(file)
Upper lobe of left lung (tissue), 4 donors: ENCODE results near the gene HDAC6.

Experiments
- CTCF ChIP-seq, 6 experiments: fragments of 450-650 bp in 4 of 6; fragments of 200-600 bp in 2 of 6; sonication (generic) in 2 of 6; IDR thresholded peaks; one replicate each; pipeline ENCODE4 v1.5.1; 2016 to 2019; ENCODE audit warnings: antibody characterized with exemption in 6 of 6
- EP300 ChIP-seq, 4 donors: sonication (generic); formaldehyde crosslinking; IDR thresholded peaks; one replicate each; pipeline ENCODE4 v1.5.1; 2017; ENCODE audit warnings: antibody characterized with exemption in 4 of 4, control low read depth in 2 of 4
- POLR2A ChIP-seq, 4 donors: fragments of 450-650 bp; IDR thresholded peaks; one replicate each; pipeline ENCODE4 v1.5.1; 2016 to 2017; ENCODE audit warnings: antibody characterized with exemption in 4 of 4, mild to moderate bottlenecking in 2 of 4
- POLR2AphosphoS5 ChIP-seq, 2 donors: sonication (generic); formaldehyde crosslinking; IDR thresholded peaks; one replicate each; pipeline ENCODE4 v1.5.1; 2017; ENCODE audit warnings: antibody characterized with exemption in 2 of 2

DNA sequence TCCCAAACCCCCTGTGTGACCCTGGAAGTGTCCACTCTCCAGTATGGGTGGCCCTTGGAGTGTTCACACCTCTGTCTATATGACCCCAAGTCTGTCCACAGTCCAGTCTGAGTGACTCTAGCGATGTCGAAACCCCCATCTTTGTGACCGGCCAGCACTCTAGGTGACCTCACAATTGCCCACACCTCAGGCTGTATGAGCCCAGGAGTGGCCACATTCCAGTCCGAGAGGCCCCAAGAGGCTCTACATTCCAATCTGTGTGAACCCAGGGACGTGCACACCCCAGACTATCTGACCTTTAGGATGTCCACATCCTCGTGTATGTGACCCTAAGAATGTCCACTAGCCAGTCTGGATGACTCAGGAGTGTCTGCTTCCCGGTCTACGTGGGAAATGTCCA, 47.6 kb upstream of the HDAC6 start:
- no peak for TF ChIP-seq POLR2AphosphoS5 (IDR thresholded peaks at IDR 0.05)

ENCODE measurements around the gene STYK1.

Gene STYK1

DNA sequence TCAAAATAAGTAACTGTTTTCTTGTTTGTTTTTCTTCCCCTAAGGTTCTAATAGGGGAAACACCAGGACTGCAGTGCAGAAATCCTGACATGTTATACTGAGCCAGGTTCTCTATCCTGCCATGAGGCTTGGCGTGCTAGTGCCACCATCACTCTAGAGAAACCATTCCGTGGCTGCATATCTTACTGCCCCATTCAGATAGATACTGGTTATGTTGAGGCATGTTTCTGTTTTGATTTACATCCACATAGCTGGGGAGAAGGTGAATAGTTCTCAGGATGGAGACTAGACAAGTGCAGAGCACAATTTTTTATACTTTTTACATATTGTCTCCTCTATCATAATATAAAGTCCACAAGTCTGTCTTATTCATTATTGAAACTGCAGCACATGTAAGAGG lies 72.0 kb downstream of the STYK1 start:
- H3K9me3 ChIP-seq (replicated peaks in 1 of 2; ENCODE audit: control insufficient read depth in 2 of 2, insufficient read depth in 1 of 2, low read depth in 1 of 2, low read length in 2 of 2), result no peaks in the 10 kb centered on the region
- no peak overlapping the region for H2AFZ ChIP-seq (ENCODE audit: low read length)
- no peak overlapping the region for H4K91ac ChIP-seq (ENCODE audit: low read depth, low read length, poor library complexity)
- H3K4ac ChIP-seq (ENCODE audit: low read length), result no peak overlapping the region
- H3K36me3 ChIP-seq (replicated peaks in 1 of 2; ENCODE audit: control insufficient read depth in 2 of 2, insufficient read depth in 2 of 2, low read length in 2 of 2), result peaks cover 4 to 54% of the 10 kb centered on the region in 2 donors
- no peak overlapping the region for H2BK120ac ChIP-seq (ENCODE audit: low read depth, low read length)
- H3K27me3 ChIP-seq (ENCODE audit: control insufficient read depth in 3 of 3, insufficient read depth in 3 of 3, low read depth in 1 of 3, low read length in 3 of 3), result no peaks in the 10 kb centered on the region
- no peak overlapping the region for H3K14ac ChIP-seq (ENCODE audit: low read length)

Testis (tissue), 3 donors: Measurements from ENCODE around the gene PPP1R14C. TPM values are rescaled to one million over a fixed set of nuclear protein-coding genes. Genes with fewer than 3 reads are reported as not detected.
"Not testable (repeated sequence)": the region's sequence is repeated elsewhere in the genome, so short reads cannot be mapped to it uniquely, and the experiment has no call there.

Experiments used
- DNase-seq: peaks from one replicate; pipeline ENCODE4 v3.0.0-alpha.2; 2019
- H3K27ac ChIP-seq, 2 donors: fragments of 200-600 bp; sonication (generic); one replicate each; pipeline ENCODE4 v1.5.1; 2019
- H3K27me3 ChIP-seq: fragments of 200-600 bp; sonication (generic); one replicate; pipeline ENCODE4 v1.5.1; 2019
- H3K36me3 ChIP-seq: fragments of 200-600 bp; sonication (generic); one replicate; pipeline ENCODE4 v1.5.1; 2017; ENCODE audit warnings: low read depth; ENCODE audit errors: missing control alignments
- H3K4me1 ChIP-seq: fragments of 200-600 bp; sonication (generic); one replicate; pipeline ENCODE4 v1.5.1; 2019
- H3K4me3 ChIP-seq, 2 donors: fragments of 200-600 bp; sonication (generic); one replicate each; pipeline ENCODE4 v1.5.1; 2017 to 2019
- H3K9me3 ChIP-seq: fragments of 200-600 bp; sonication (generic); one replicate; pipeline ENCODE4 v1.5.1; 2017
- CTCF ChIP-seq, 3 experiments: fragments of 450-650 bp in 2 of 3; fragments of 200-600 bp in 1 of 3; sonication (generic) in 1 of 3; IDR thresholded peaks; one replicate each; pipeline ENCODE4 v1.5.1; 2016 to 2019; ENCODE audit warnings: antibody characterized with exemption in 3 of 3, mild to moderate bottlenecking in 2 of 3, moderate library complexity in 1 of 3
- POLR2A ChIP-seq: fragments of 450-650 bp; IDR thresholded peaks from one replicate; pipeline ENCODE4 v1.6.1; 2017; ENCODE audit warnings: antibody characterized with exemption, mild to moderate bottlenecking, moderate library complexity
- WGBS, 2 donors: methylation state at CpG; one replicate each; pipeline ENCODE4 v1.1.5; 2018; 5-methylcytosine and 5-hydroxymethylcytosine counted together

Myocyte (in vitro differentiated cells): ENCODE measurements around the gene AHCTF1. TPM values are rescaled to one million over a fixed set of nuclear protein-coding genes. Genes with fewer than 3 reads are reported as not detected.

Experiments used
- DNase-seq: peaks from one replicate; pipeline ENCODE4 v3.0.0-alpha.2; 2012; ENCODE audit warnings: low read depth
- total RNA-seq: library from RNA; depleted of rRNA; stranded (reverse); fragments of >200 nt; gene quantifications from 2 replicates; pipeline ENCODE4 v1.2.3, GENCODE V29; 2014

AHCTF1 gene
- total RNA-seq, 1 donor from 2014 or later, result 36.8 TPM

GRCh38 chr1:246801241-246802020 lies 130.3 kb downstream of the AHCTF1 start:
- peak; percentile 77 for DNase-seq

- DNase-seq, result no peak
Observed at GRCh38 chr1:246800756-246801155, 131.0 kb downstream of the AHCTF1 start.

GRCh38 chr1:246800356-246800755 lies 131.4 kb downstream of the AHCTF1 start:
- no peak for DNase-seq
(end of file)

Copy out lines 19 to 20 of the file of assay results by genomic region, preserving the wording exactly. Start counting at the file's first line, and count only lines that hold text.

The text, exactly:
- no peak overlapping the region for H3K14ac ChIP-seq (ENCODE audit: low read length)

Testis (tissue), 3 donors: Measurements from ENCODE around the gene PPP1R14C. TPM values are rescaled to one million over a fixed set of nuclear protein-coding genes. Genes with fewer than 3 reads are reported as not detected.